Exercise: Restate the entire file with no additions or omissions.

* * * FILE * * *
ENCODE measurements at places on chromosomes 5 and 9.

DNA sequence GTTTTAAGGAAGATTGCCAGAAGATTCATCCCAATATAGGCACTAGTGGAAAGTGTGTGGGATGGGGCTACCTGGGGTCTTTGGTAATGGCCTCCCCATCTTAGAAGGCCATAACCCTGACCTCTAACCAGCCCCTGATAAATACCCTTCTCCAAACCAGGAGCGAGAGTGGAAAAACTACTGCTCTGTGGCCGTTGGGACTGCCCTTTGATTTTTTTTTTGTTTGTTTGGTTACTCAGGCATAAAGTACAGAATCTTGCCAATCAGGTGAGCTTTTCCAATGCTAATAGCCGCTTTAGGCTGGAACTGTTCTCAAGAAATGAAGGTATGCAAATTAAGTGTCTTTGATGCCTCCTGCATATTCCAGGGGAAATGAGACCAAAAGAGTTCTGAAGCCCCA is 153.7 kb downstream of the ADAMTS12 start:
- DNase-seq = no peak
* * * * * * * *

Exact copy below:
ENCODE measurements at places on chromosomes 5 and 9.

DNA sequence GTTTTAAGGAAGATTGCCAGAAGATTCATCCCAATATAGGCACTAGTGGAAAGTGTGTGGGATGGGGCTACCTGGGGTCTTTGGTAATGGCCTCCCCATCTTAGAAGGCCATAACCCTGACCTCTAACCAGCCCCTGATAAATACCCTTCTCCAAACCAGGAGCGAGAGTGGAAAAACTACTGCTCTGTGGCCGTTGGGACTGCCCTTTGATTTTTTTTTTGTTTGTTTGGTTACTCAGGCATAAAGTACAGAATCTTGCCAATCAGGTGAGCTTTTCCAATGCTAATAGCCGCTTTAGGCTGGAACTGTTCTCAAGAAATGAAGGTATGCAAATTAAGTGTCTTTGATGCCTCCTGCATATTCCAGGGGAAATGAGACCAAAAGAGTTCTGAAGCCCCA is 153.7 kb downstream of the ADAMTS12 start:
- DNase-seq = no peak